In the spring of 1998, Vilnius hosted the State Russian Ballet Theatre from Moscow, directed by Vyacheslav Gordeev (performing Swan Lake and The Nutcracker), as well as the St. Petersburg State Ballet, under the direction of Askold Makarov (with a program featuring The Shadow Dance from Ludwig Minkus’ La Bayadere, and classical ballet excerpts from Aram Khachaturian’s Spartacus). Angelin Preljocaj’s choreographed dance production Romeo and Juliet was shown in Vilnius in April, 1999. Lithuania was also frequently visited by the Spanish dancer Igor Yebra, who performed with other Lithuanian ballet dancers, giving a concert in the summer of 2000, and taking part in productions of Don Quixote and Giselle.
Newly established festivals and foundations played a particularly significant role in the development of ballet in the 1990s. Petras Skirmantas’ “Dance” Foundation organized several concerts that included renowned ballet artists from abroad, presenting contemporary as well as neoclassical late 20th century choreography. In 1994, the foundation presented Skirmantas ir draugai (Skirmantas and Friends), as well as works by Maurice Béjart, George Balanchine, Roland Petit, and John Neumeier, including a performance by Bolshoi Theatre ballerina Ilze Liepa. That same year, a charity concert was held in support of Egidijus Domeika. 1995 saw the premiere of Veronika Smirnova’s ballet Phaedra (danced by Petras Skirmantas and Ilze Liepa), a concert in honor of International Dance Day (by Skirmantas’ Dance Foundation), as well as a charity ballet evening featuring Ekaterina Maximova, Vladimir Vasiliev, Maya Plisetskaya, and Nadezhda Gracheva, accompanied by Lithuanian ballet artists.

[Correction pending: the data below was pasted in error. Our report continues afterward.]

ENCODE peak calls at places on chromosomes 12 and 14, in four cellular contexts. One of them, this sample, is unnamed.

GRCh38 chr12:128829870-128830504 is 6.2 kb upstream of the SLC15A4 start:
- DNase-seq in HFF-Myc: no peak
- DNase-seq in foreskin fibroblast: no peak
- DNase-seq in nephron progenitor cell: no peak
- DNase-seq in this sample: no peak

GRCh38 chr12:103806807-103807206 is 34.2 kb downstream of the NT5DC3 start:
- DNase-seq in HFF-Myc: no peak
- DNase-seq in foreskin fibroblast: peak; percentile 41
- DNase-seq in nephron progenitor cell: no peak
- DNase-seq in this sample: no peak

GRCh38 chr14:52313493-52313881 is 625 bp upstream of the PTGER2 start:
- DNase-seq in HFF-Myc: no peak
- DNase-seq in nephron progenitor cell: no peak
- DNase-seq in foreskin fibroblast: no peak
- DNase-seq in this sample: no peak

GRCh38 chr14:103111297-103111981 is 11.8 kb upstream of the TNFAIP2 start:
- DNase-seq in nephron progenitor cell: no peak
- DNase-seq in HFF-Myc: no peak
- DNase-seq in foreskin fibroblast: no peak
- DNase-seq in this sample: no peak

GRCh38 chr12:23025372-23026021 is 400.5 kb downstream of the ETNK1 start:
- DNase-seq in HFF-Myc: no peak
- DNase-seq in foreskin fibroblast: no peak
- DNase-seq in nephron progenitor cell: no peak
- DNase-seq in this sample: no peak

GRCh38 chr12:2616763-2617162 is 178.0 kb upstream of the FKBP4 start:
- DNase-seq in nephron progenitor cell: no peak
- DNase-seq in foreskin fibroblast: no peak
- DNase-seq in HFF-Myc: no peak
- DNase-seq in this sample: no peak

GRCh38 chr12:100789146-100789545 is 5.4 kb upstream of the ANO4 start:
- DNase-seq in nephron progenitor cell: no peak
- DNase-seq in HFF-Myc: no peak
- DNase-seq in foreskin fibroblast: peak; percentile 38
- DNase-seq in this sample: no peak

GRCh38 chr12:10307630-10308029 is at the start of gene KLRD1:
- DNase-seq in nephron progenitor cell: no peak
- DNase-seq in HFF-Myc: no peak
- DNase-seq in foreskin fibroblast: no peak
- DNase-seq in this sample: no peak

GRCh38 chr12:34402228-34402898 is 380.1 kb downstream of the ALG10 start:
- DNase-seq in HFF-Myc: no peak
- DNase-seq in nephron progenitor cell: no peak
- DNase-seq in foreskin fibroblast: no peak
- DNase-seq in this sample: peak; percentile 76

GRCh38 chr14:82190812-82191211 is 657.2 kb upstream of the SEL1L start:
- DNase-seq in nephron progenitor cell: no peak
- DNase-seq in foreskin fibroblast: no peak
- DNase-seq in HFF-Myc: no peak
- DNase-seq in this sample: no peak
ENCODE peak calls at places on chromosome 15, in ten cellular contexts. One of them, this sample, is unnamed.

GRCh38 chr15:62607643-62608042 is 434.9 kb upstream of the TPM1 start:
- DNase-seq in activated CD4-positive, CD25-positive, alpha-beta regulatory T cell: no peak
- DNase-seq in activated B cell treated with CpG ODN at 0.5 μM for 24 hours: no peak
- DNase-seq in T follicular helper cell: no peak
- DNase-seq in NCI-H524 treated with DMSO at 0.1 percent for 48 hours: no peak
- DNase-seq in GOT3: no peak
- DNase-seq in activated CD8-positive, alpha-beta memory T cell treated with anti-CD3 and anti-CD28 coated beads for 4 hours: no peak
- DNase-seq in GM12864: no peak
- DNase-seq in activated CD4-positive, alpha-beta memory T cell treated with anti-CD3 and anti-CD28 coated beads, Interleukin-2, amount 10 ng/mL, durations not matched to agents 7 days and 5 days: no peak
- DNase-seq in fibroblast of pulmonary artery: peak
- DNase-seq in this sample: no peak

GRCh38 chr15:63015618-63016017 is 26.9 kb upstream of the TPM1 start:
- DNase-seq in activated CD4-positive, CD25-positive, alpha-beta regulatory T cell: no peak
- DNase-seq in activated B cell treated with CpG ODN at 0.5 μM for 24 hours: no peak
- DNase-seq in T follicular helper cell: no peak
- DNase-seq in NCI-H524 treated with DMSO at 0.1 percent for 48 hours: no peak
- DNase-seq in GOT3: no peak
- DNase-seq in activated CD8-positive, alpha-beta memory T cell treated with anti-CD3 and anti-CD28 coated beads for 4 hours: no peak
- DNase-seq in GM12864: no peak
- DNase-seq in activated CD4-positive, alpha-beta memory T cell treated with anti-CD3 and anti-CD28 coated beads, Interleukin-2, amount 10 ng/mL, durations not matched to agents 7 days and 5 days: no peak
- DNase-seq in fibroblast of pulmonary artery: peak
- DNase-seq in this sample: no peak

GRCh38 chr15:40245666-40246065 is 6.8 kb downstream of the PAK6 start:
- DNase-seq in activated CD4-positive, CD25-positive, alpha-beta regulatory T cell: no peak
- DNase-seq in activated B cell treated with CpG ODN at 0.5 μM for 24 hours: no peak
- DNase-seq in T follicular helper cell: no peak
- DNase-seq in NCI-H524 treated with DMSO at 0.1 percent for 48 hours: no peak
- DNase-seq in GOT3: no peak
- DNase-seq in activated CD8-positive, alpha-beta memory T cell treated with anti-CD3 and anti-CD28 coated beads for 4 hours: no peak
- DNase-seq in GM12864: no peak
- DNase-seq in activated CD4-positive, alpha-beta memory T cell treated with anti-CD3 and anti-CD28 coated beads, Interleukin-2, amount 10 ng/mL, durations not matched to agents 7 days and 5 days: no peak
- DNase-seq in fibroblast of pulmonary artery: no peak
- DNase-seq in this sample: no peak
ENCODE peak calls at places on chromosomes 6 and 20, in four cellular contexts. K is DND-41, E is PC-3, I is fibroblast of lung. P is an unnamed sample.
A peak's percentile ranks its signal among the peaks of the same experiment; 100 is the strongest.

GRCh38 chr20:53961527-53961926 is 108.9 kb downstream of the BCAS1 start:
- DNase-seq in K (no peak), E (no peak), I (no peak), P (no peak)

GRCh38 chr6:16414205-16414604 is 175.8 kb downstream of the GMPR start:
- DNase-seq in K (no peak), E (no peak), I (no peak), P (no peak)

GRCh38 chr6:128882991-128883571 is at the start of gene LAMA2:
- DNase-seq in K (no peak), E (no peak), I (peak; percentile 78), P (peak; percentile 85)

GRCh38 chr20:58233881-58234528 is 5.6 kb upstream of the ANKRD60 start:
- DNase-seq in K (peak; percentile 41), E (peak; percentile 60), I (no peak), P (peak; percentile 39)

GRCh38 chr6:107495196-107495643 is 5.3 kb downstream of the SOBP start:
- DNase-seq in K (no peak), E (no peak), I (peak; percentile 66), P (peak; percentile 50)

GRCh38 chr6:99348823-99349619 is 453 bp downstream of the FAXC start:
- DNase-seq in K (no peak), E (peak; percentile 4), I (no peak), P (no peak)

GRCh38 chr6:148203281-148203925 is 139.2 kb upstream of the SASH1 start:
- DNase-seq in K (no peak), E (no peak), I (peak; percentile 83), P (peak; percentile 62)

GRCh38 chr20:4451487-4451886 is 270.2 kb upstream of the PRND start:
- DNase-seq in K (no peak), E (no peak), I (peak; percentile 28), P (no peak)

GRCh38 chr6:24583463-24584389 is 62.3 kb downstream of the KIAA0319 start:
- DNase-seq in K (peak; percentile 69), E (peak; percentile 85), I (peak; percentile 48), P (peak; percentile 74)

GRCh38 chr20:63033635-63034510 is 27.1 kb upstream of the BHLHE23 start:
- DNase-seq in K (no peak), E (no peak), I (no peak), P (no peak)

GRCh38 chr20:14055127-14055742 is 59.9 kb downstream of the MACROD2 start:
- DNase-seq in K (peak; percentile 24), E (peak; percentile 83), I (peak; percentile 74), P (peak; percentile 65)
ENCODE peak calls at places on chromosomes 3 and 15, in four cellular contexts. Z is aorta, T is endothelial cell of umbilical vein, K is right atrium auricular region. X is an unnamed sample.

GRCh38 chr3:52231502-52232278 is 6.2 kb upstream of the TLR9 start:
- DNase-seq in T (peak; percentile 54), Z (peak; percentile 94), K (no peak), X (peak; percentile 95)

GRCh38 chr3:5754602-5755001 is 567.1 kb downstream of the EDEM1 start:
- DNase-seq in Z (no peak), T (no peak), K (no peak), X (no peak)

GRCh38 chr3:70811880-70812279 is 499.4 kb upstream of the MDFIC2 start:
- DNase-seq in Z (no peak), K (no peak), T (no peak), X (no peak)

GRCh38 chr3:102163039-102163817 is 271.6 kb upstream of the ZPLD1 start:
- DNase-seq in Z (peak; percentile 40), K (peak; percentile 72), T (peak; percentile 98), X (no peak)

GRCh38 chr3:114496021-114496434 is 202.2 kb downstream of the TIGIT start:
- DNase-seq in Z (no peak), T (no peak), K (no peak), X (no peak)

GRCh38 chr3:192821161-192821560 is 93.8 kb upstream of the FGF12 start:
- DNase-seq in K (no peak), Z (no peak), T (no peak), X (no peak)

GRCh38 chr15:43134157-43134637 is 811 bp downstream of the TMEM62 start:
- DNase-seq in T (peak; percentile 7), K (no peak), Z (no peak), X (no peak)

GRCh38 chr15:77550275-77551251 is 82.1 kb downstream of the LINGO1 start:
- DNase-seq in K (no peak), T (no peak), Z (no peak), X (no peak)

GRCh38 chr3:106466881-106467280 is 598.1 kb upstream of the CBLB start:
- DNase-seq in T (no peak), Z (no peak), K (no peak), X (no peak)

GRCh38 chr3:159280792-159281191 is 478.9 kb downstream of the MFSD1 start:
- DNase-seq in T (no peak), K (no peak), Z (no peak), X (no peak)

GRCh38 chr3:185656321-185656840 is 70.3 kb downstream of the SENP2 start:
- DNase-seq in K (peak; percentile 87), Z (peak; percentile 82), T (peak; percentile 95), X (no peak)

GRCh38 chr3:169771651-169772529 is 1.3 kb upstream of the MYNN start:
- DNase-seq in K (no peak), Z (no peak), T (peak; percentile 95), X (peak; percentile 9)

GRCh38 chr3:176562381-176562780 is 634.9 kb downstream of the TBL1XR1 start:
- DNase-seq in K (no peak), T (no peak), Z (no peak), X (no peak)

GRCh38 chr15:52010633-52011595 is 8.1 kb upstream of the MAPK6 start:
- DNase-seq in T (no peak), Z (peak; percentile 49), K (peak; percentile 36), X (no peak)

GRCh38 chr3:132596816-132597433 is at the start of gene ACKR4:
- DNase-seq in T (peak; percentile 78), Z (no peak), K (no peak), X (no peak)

The predominantly classical ballet repetoire in Lithuania began to become more diversified after the launch of new festivals. In the Vilnius Festival, during the spring of 1999, Eglė Špokaitė danced in Astor Piazzolla’s Milonga a tre, choreographed by Alla Sigalova from Russia, and the annual “New Baltic Dance” festival, launched in 1996, served as a venue for contemporary and neoclassical ballet performances.
Transforming Lithuanian choreography
Anželika Cholina Anželika CholinaAnželika Cholina (b. 1970) began her studies at the State Theatre Institute in Moscow immediately after graduating from high school.

At the encouragement of her instructor, Jolanta Vymerytė, Cholina began creating short performances for the students of the Ballet School. On June 19, 1994, she hosted her first show of her own work, where she presented her final dissertation project for the Lunacharsky Theatre Institute, choreographed to Maurice Ravel’s Boléro. Her compositions on the subject of “little girls”, also shown that evening, drew considerable attention. Cholina chose the music of Meredith Monk to choreograph Keturios mažos mergaitės (Four Little Girls), and the ballet music of Mikhail Glinka’s opera Ruslan and Lyudmila for Pamišusių merginų šokiai (Crazy Girls’ Dances). The two pieces showcased Cholina’s own sense of humor and her capacity for precise, esthetic force through the use of “reversed” academic dance parts.

Richard Wagner’s opera The Flying Dutchman, premiering in the spring of 1995, brought Cholina closer to the context of her creative generation, collaborating on the production with director Oskaras Koršunovas, designer Žilvinas Kempinas, and costume designer Sandra Straukaitė. In Eskizai po septynių (Sketches After Seven), an evening of dance, Cholina worked for the first time with set designer Marijus Jacovskis, with costumes designed by Sandra Straukaitė. The show included a one-act ballet called Improvizacija (Improvization), danced to the music of Yo Yo Ma and Bobby McFerrin, using clever combinations of pure plasticity and theatrical directorial choices.

At the Lithuanian Music Academy in 1998, Cholina brought together more than twenty dancers eager to study contemporary dance. Some of the graduates of this course later contributed to the small number of Lithuanian dance choreographers.